UPDATE 1-Venezuela furious at Obama's comments on ailing Chavez

Andrew Cawthorne and Daniel Wallis
Reuters Middle East

* Sensitive moment in Venezuela over Chavez's cancer

* Socialist leader fighting to recover from operation

* Leader of Latin America's left seen as heir to Castro

CARACAS, Dec 14 (Reuters) - Venezuela's government reacted

with fury on Friday to U.S. President Barack Obama's criticism

of ailing Hugo Chavez's "authoritarian" government at a time of

national anxiety over his battle to recover from cancer surgery.

In an interview with U.S. network Univision, Obama declined

to speculate on the 58-year-old socialist president's health in

Cuba, where he is in a delicate state after his fourth operation

since mid-2011 for cancer in the pelvic region.

But he did say U.S. policy was aimed at ensuring "freedom"

in Venezuela. "The most important thing is to remember that the

future of Venezuela should be in the hands of the Venezuelan

people. We've seen from Chavez in the past authoritarian

policies, suppression of dissent," Obama told Univision.

Those remarks were a red cloth to officials in Caracas where

emotions are running high over the future of Chavez and his

self-styled revolution in the South American OPEC nation.

In power since 1999, Chavez is due to start a new six-year

term on Jan. 10 after winning re-election just weeks before

Obama did. His health crisis has thrown that into doubt, and

Chavez has named a successor in case he is incapacitated.

"With these despicable comments at such a delicate moment

for Venezuela, the U.S. president is responsible for a major

deterioration in bilateral relations, proving the continuity of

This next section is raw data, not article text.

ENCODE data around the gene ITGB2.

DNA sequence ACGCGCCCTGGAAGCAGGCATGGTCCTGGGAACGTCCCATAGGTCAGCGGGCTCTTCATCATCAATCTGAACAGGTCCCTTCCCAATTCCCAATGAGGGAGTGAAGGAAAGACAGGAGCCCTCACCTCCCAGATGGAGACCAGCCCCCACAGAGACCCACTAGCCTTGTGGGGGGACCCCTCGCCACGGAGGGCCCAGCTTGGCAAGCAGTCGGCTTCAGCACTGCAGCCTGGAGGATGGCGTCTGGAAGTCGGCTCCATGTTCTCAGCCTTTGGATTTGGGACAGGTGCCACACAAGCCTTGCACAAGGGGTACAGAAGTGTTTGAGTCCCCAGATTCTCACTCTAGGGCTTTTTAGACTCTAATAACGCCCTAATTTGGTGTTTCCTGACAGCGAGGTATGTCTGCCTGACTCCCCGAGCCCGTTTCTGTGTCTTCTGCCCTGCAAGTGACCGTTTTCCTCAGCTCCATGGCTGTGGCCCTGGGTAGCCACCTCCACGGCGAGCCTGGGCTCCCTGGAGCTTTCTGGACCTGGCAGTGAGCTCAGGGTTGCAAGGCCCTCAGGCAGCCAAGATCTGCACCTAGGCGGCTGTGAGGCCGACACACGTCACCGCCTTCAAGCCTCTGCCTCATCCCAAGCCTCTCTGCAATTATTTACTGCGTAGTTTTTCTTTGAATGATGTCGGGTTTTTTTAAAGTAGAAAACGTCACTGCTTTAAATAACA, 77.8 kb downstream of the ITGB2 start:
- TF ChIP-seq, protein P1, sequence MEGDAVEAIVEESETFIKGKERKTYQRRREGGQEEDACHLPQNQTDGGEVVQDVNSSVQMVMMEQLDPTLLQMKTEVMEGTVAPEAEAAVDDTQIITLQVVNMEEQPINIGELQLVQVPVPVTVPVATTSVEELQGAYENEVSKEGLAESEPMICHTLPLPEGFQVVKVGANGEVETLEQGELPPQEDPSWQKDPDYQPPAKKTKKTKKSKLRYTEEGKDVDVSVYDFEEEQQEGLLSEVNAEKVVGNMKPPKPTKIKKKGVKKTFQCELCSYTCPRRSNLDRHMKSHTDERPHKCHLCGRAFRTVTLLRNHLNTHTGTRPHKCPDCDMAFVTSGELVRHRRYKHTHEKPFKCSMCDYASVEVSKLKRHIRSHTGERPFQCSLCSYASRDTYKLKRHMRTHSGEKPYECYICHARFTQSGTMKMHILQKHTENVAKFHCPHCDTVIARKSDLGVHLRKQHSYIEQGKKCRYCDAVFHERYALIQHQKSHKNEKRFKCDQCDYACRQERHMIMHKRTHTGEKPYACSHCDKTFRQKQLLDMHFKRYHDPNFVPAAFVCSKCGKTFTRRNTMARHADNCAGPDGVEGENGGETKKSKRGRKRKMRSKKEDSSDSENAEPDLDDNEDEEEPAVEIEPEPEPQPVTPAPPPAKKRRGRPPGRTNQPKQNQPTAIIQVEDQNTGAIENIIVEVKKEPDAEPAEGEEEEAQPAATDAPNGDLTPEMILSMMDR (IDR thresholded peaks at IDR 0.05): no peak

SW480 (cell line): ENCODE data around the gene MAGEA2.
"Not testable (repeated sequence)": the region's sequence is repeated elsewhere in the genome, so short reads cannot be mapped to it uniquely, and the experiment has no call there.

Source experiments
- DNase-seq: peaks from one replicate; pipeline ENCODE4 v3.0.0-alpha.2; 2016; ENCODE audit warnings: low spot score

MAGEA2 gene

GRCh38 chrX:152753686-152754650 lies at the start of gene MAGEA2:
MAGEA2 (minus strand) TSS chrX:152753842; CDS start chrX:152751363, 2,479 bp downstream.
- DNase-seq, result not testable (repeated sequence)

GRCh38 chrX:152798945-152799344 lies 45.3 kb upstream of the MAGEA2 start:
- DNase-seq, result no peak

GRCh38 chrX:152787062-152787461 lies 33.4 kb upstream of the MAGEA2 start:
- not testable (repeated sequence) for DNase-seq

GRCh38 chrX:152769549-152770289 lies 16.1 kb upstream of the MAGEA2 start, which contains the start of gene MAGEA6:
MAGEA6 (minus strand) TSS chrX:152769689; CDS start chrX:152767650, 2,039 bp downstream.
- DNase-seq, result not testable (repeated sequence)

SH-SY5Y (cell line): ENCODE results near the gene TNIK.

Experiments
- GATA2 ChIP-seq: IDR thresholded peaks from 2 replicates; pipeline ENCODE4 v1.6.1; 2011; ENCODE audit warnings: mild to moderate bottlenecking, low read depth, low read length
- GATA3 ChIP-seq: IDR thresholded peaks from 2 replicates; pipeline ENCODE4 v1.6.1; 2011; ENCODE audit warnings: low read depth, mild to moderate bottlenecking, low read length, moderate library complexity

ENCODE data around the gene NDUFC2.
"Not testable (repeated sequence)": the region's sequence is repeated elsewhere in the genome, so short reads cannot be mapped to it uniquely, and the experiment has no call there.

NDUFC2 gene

his policy of aggression and disrespect towards our country,"

the Venezuelan government said in a statement.


During his tumultuous 14-year rule, Chavez has taken former

Cuban leader Fidel Castro's mantle as the U.S. government's main

irritant in the region - though oil has continued to flow freely

north to the benefit of both nations' economies.

Adored by poor supporters for his charismatic style and

channeling of Venezuela's oil resources into a wide array of

welfare projects, Chavez is regarded as a dictator by opponents

who point to his often harsh treatment of political foes.

Officials said doctors had to use "corrective measures" to

stop unexpected bleeding caused during Tuesday's six-hour

surgery on Chavez, but his condition had since improved.

A medical update was due later on Friday.

Chavez's situation is being closely tracked around the

region, especially among fellow leftist-run nations from Cuba to

Bolivia who depend on his generous oil subsidies and other aid

for their fragile economies.

"The president is battling hard - this time for his life,

before it was for the Latin American fatherland," said President

Evo Morales of Bolivia, a Chavez friend and ally who announced

he was flying to Havana overnight for an "emergency" visit.

"This is very painful for us."


Chavez has not divulged details of the cancer that was first

diagnosed in June 2011, sparking endless speculation among

Venezuela's 29 million people and criticism from opposition

leaders for lack of transparency.

"They're hiding something, I think," said Venezuelan

housewife Alicia Marquina, 57. "I'm not convinced by the

announcements they're making. I'm not a 'chavista', but neither

am I cruel, I hope he does not suffer much and finds peace."

If Chavez has to leave office, new elections must be held

within 30 days. Chavez has named his vice president, Nicolas

Maduro, a 50-year-old former bus driver and union leader, as his

heir apparent.

Opposition flagbearer Henrique Capriles, who lost the

presidential race against Chavez in October, is the favorite to

face Maduro should a new vote be held, though first the governor

of Miranda must retain his post in local elections on Sunday.

"The regime change is already occurring," Jefferies'

managing director Siobhan Morden said in one of numerous Wall

Street analyses of events in Venezuela. "The question is whether

the alternative is Chavista-light or the opposition."

Even if he dies, Chavez is likely to cast a long shadow over

Venezuela's political landscape for years - not unlike Argentine

leader Juan Peron, whose 1950s populism is still the ideological

foundation of the country's dominant political party.

There are parallels with Cuba too, where Chavez's friend and

mentor, Fidel Castro, suffered a health downturn, underwent

various operations in secret, and eventually handed over to his

brother Raul Castro.

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